But Riyadh is not expected to get involved in any Indo-Pakistani rivalry and the kingdom also has major strategic energy deals with New Delhi, where demand for oil is growing fast.
Indeed in April, the Saudis signed a $44 billion deal to build a huge refinery and petrochemicals complex in western India.


Commerzbank slapped with fine for deals with defunct Cypriot bank

Updated 05 July 2020

Commerzbank slapped with fine for deals with defunct Cypriot bank

  • Laiki, once Cyprus’s second-largest bank, was taken into administration and wound down in March 2013

FRANKFURT: Cyprus’s securities regulator has imposed a €650,000 ($730,800) fine on Germany’s Commerzbank for its role in transactions carried out by a local bank that collapsed during the country’s 2013 financial crisis.

The country’s CySEC commission said Commerzbank had been sanctioned over investment operations conducted by the now-defunct Laiki — also known as Cyprus Popular Bank — in 2011, following Laiki’s merger with Greece’s Marfin-Egnatia Bank.

Commerzbank declined to comment on the case, which followed an eight-year probe by Cypriot authorities.

The investigation, which was launched following calls by left-wing AKEL lawmaker Irene Charalambides, looked into whether the Cypriot deals may have broken laws prohibiting a company from buying its own stock.

CySEC said Laiki invested in two structured products issued by Commerzbank in 2008. Marfin-Egnatia, which was at that time a Laiki subsidiary, was an index sponsor responsible for the composition of the portfolio.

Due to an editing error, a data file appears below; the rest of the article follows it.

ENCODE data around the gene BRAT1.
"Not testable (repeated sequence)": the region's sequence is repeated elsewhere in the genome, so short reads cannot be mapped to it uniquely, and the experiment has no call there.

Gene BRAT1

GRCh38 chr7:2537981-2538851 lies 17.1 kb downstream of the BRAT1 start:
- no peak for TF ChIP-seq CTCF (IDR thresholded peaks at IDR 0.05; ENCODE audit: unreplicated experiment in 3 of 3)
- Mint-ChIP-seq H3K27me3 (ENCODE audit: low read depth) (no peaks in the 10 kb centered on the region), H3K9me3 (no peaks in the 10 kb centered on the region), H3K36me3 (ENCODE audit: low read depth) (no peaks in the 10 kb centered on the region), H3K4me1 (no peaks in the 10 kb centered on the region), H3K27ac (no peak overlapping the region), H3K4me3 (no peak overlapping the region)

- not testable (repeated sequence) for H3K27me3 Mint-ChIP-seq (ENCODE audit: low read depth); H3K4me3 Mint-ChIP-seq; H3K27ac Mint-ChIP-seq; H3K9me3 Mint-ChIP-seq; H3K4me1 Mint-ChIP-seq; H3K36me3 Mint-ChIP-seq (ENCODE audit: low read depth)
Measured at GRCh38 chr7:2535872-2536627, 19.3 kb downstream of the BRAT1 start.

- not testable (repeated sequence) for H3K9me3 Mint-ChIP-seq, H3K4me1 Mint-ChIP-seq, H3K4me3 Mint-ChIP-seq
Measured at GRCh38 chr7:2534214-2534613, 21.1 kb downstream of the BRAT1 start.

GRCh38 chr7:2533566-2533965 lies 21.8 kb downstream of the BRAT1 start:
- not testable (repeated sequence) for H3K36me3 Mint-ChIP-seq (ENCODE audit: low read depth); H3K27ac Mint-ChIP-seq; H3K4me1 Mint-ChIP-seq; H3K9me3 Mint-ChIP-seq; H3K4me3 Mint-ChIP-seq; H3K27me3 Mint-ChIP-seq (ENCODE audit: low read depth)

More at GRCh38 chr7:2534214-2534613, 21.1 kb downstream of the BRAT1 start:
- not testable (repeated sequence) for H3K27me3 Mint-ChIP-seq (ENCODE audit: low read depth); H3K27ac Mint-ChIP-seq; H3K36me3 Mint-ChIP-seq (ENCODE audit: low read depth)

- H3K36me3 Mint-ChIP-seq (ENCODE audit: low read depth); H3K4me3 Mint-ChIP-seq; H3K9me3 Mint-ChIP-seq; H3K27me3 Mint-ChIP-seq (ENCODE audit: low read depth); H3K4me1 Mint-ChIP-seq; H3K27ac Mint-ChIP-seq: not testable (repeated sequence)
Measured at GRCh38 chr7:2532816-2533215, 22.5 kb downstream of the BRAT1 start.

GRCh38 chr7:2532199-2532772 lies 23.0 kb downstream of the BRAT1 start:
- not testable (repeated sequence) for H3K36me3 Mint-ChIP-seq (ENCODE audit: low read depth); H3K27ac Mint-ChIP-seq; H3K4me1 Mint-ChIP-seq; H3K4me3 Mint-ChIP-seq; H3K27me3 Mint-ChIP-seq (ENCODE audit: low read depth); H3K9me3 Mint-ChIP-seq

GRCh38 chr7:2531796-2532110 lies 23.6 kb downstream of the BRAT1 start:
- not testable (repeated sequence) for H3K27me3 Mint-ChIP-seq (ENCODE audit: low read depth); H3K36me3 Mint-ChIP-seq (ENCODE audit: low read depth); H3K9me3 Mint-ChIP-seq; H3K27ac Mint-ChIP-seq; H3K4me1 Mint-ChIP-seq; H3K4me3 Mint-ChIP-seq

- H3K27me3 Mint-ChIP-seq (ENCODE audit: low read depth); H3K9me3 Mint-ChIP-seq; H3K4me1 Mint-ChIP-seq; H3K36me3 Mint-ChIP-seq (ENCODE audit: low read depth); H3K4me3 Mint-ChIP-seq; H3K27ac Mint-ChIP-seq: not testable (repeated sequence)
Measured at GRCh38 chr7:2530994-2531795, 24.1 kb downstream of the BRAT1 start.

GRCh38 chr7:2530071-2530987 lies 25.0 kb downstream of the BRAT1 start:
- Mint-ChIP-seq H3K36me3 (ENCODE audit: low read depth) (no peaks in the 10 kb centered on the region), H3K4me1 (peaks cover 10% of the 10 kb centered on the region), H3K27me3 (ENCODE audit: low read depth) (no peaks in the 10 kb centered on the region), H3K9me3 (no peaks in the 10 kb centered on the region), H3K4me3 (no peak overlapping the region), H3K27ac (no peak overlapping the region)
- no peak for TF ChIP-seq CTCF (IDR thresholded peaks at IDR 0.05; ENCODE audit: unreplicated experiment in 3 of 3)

As a result of the 2011 merger between Laiki and Marfin-Egnatia, Laiki became the index sponsor, creating a conflict of interest, CySEC said.

It said Laiki and Commerzbank acted in “concert” to manipulate the market in relation to Laiki shares on several occasions in April and May 2011.

CySEC said it had not fined Laiki because it is in administration and did not want to put an additional burden on former depositors, bond holders and shareholders.

Laiki, once Cyprus’s second-largest bank, was taken into administration and wound down under terms of a €10 billion international financial assistance package to Cyprus in March 2013.

Some €4.3 billion in uninsured deposits exceeding the EU threshold of 100,000 were wiped out, and thousands of people lost their life savings.

Charalambides said she felt vindicated by the result of the investigation.

“The resolution authority should consider the possibility of civil lawsuits against Commerzbank to ensure that the funds channelled to these structured bonds, with the objective of manipulating shares, be returned, and given to depositors whose funds were subjected to a haircut,” she said in a statement.